A two-year independent evaluation by the University of Canberra (UC) found an Australian age-tech solution can free up 20 per cent of the time nurses and carers spend on paperwork, which can be diverted to patient care.
The study of the ACE system, developed by Canberra-based technology firm Humanetix, found it improves the care of aged care residents by enabling nurses and carers to spend more time with patients, rather than on administration.
ACE is a point-of-care documentation, decision-support and clinical workflow IT system that supports staff care delivery for Residential Aged Care residents.
The University of Canberra’s Associate Professor Kasia Bail said their independent study shines a light for the first time on exactly what nurses and other carers in residential aged care facilities spend their precious time doing.
“It highlights not only the potential for technology to help nurses focus on care, but also the potential it has for improving practice over time,” Associate Professor Bail said.
Humanetix Founder Matt Darling said the Aged Care Royal Commission recommended that by July next year, aged care recipients should receive at least 200 minutes per day of care time.
“Sadly, such a benchmark is rarely met, and we know that many nurses are of the view that the most time consuming part of their job is documentation and administration,” Mr Darling said.
“This is where ACE comes in. The independent UC study confirmed our system allows nurses and carers to spend significantly more time with residents, to improve the quality of care and to provide better data about the care residents receive.
“This is the type of innovation which can free up nurse time and provide quality-assured care with transparency and accountability.”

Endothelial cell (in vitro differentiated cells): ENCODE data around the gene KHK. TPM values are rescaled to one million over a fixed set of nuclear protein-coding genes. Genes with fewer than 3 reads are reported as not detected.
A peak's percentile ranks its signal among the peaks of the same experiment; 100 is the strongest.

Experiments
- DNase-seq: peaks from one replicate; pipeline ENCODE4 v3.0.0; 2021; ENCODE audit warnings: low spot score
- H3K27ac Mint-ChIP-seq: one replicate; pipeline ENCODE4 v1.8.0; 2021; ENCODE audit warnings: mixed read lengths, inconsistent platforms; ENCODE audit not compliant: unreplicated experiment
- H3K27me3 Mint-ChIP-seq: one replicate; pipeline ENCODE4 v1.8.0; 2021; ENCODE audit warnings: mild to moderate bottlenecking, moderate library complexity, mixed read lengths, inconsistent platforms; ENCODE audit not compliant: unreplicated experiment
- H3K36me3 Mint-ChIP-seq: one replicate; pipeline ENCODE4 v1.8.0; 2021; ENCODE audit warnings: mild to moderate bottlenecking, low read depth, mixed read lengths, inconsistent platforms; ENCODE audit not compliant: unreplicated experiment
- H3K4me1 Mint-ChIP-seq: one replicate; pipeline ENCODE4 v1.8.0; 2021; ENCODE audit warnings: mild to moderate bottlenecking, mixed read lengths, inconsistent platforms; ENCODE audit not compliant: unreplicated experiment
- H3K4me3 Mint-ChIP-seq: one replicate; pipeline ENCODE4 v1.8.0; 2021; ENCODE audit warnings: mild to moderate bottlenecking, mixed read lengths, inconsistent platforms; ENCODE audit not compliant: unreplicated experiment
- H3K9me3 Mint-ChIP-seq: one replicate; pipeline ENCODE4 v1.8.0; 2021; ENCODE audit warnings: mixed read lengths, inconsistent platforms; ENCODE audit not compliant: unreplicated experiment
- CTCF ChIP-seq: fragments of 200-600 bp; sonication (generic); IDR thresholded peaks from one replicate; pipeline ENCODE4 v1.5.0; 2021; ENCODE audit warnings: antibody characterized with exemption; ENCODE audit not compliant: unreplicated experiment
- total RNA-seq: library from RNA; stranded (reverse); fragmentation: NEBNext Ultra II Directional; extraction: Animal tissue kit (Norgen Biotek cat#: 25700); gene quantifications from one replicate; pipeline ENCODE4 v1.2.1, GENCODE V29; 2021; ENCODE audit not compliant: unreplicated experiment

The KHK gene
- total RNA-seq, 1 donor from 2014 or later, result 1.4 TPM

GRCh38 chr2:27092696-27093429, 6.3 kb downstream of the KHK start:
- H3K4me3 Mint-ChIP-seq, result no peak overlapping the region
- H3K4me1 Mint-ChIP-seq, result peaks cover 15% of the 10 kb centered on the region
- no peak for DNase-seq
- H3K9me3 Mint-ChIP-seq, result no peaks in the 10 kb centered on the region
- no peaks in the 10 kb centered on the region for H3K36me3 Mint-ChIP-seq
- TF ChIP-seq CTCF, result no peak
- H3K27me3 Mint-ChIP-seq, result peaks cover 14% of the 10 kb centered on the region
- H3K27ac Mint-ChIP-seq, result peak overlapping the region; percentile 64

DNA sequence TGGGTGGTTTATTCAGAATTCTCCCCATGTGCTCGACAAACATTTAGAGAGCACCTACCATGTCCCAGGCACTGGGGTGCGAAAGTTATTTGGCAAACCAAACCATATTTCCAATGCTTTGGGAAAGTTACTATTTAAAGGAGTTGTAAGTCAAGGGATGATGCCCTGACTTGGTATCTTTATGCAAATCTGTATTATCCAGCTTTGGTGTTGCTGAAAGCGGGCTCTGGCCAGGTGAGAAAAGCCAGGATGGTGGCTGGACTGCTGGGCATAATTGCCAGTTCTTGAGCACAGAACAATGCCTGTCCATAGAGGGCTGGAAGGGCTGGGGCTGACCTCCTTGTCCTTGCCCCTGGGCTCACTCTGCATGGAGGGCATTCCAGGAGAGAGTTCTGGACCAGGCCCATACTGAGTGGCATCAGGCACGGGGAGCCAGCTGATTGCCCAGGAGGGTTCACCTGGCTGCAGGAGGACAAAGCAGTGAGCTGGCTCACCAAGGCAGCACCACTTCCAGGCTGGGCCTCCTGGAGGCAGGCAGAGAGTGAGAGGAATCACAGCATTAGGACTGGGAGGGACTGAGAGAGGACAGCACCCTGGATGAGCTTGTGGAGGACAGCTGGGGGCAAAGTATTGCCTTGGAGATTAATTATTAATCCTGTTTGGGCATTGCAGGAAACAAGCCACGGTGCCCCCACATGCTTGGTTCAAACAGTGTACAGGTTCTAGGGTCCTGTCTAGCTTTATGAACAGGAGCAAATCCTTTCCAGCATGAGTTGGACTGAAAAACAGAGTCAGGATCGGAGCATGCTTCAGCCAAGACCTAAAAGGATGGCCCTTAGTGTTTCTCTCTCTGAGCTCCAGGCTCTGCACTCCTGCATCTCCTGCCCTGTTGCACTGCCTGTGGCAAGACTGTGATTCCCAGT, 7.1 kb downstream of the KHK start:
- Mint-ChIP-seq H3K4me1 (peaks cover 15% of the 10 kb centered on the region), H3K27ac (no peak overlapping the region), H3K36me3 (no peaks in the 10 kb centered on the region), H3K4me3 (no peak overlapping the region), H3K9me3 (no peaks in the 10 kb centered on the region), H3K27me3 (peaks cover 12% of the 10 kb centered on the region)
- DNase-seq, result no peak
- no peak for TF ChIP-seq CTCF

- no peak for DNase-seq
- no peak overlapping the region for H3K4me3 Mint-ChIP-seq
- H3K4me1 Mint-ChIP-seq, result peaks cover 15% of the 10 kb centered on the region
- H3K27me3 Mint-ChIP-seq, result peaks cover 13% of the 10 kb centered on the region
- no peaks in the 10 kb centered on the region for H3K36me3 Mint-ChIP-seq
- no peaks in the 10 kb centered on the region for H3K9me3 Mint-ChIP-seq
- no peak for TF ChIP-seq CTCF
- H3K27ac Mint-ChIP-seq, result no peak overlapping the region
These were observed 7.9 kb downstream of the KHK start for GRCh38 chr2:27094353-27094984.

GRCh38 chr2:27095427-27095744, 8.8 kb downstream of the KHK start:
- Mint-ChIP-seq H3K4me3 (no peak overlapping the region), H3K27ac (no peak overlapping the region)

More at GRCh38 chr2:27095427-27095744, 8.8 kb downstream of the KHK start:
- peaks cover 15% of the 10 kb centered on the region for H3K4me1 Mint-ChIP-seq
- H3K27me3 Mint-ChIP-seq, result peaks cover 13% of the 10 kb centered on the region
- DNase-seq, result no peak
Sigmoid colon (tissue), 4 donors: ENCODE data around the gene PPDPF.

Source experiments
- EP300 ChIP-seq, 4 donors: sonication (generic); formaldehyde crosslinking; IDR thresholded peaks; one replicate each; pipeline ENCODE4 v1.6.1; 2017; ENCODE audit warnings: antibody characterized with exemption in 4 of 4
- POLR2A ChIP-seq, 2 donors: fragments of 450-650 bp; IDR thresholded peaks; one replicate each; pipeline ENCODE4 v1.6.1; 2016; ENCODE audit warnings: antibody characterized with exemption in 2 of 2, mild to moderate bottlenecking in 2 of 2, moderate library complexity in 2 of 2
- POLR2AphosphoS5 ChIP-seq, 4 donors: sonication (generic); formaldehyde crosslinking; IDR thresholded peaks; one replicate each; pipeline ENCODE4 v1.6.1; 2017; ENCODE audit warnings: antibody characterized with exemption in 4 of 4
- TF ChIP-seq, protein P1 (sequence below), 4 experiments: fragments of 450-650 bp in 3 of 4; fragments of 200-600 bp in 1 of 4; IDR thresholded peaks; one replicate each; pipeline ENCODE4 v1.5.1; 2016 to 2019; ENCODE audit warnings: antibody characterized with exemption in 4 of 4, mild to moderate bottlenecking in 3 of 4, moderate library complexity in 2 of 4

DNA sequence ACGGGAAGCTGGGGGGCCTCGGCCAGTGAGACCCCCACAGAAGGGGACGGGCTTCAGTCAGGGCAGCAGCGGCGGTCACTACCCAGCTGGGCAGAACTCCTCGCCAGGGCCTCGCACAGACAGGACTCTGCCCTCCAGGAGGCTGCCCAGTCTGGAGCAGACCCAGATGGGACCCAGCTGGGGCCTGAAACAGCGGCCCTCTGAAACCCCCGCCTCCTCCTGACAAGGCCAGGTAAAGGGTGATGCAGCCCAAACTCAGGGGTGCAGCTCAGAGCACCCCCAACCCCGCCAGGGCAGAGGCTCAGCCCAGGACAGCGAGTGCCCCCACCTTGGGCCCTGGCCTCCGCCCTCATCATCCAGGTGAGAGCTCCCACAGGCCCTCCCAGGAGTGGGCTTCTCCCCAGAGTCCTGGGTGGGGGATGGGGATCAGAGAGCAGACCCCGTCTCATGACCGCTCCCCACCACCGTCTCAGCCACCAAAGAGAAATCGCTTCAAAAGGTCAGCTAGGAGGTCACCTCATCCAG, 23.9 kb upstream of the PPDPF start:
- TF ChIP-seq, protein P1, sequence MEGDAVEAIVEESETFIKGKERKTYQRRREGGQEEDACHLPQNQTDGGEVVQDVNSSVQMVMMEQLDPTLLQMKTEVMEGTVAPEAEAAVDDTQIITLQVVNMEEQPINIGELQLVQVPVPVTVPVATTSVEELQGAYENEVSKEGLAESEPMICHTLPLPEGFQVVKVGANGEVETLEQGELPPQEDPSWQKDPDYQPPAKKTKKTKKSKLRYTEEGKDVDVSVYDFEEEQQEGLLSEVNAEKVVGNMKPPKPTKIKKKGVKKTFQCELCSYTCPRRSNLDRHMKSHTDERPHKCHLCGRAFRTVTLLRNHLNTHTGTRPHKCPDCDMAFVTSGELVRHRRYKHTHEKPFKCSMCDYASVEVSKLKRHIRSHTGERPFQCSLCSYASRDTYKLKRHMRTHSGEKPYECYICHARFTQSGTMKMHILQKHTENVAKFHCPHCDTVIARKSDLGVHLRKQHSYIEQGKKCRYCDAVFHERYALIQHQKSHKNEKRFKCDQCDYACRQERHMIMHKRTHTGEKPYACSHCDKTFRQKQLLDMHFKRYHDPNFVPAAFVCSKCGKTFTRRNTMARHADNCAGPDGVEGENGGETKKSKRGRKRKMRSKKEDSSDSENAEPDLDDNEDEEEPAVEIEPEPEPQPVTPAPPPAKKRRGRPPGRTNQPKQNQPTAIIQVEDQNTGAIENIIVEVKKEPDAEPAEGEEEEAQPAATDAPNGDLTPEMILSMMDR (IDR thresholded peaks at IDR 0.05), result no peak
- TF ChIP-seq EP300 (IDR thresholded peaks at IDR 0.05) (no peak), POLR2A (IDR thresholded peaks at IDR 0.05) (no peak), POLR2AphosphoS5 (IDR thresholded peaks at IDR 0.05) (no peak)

The UC study found ACE addresses those critical staff and skills shortage issues identified by the Royal Commission.
A 20 per cent increase in staff productivity gives each care worker an extra 96 minutes per shift and is the equivalent of adding an extra 15 full-time care staff in a typical 150-bed home.
Across the sector, that is equivalent to increasing staff in residential aged care by about 5,000 full-time nurses and 14,000 full-time carers.
ACE has been operating as a Federal Government-funded pilot program for nearly two years at the Jindalee Aged Care Residence, a 170-bed facility in Canberra. Owner of the Jindalee Aged Care Residence Gary Johnson said the UC evaluation found Jindalee was a well-run and staffed facility with a high standard of care and resident satisfaction.
“With the installation of ACE, Jindalee now has unmatched quality assurance and an even greater understanding of each resident’s needs and preferences,” Mr Johnson said.